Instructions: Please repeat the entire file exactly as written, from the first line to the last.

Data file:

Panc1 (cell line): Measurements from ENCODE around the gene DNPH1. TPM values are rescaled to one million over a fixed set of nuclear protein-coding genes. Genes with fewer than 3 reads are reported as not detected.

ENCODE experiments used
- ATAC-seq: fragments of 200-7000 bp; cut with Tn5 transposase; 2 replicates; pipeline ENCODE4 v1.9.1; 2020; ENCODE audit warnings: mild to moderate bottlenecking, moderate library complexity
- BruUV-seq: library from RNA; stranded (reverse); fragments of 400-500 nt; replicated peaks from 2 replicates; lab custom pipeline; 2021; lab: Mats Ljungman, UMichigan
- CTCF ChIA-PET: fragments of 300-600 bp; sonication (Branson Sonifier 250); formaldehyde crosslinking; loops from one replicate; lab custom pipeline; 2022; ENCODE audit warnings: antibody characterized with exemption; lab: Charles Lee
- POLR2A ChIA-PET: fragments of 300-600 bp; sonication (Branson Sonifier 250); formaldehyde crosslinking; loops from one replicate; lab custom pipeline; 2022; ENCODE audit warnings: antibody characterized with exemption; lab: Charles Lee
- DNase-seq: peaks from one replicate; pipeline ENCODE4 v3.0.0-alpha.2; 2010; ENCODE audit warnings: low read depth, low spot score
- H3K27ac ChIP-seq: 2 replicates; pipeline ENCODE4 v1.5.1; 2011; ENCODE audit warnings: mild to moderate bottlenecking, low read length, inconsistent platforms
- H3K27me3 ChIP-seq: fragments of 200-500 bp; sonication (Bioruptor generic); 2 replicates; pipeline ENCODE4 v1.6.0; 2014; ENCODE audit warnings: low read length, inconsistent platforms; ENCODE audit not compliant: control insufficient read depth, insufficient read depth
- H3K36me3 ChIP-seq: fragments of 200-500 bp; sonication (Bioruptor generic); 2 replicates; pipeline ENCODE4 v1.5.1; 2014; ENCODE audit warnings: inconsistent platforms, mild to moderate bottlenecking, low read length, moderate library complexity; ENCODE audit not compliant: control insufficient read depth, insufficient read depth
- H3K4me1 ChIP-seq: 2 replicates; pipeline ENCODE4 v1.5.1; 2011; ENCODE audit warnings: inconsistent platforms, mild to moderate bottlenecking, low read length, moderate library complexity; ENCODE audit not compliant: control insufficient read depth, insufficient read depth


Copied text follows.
Panc1 (cell line): Measurements from ENCODE around the gene DNPH1. TPM values are rescaled to one million over a fixed set of nuclear protein-coding genes. Genes with fewer than 3 reads are reported as not detected.

ENCODE experiments used
- ATAC-seq: fragments of 200-7000 bp; cut with Tn5 transposase; 2 replicates; pipeline ENCODE4 v1.9.1; 2020; ENCODE audit warnings: mild to moderate bottlenecking, moderate library complexity
- BruUV-seq: library from RNA; stranded (reverse); fragments of 400-500 nt; replicated peaks from 2 replicates; lab custom pipeline; 2021; lab: Mats Ljungman, UMichigan
- CTCF ChIA-PET: fragments of 300-600 bp; sonication (Branson Sonifier 250); formaldehyde crosslinking; loops from one replicate; lab custom pipeline; 2022; ENCODE audit warnings: antibody characterized with exemption; lab: Charles Lee
- POLR2A ChIA-PET: fragments of 300-600 bp; sonication (Branson Sonifier 250); formaldehyde crosslinking; loops from one replicate; lab custom pipeline; 2022; ENCODE audit warnings: antibody characterized with exemption; lab: Charles Lee
- DNase-seq: peaks from one replicate; pipeline ENCODE4 v3.0.0-alpha.2; 2010; ENCODE audit warnings: low read depth, low spot score
- H3K27ac ChIP-seq: 2 replicates; pipeline ENCODE4 v1.5.1; 2011; ENCODE audit warnings: mild to moderate bottlenecking, low read length, inconsistent platforms
- H3K27me3 ChIP-seq: fragments of 200-500 bp; sonication (Bioruptor generic); 2 replicates; pipeline ENCODE4 v1.6.0; 2014; ENCODE audit warnings: low read length, inconsistent platforms; ENCODE audit not compliant: control insufficient read depth, insufficient read depth
- H3K36me3 ChIP-seq: fragments of 200-500 bp; sonication (Bioruptor generic); 2 replicates; pipeline ENCODE4 v1.5.1; 2014; ENCODE audit warnings: inconsistent platforms, mild to moderate bottlenecking, low read length, moderate library complexity; ENCODE audit not compliant: control insufficient read depth, insufficient read depth
- H3K4me1 ChIP-seq: 2 replicates; pipeline ENCODE4 v1.5.1; 2011; ENCODE audit warnings: inconsistent platforms, mild to moderate bottlenecking, low read length, moderate library complexity; ENCODE audit not compliant: control insufficient read depth, insufficient read depth